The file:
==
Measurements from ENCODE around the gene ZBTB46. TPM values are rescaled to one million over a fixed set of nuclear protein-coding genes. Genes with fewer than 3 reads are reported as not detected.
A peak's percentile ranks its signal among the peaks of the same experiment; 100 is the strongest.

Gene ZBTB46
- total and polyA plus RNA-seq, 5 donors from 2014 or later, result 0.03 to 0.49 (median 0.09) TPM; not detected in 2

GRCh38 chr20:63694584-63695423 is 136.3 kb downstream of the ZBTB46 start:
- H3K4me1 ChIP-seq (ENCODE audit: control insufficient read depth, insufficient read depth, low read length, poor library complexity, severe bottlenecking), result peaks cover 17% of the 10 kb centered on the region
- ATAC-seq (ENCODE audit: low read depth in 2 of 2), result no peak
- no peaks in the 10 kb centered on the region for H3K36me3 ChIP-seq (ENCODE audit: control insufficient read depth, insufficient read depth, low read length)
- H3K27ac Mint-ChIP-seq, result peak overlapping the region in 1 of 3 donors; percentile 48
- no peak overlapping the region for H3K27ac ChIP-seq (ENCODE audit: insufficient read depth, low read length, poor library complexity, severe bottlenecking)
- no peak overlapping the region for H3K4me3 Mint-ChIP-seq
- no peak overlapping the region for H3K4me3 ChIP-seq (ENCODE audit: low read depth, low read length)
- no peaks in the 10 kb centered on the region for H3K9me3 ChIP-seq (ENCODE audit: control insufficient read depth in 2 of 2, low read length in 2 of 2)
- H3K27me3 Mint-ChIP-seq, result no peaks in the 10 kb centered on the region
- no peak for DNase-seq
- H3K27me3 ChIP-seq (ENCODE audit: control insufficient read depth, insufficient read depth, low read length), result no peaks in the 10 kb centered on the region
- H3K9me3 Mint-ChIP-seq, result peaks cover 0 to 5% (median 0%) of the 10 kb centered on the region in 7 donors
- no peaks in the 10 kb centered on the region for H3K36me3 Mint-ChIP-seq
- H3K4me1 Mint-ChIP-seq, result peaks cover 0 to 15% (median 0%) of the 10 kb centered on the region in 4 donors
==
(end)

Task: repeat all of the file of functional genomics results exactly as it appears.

Measurements from ENCODE around the gene ZBTB46. TPM values are rescaled to one million over a fixed set of nuclear protein-coding genes. Genes with fewer than 3 reads are reported as not detected.
A peak's percentile ranks its signal among the peaks of the same experiment; 100 is the strongest.

Gene ZBTB46
- total and polyA plus RNA-seq, 5 donors from 2014 or later, result 0.03 to 0.49 (median 0.09) TPM; not detected in 2

GRCh38 chr20:63694584-63695423 is 136.3 kb downstream of the ZBTB46 start:
- H3K4me1 ChIP-seq (ENCODE audit: control insufficient read depth, insufficient read depth, low read length, poor library complexity, severe bottlenecking), result peaks cover 17% of the 10 kb centered on the region
- ATAC-seq (ENCODE audit: low read depth in 2 of 2), result no peak
- no peaks in the 10 kb centered on the region for H3K36me3 ChIP-seq (ENCODE audit: control insufficient read depth, insufficient read depth, low read length)
- H3K27ac Mint-ChIP-seq, result peak overlapping the region in 1 of 3 donors; percentile 48
- no peak overlapping the region for H3K27ac ChIP-seq (ENCODE audit: insufficient read depth, low read length, poor library complexity, severe bottlenecking)
- no peak overlapping the region for H3K4me3 Mint-ChIP-seq
- no peak overlapping the region for H3K4me3 ChIP-seq (ENCODE audit: low read depth, low read length)
- no peaks in the 10 kb centered on the region for H3K9me3 ChIP-seq (ENCODE audit: control insufficient read depth in 2 of 2, low read length in 2 of 2)
- H3K27me3 Mint-ChIP-seq, result no peaks in the 10 kb centered on the region
- no peak for DNase-seq
- H3K27me3 ChIP-seq (ENCODE audit: control insufficient read depth, insufficient read depth, low read length), result no peaks in the 10 kb centered on the region
- H3K9me3 Mint-ChIP-seq, result peaks cover 0 to 5% (median 0%) of the 10 kb centered on the region in 7 donors
- no peaks in the 10 kb centered on the region for H3K36me3 Mint-ChIP-seq
- H3K4me1 Mint-ChIP-seq, result peaks cover 0 to 15% (median 0%) of the 10 kb centered on the region in 4 donors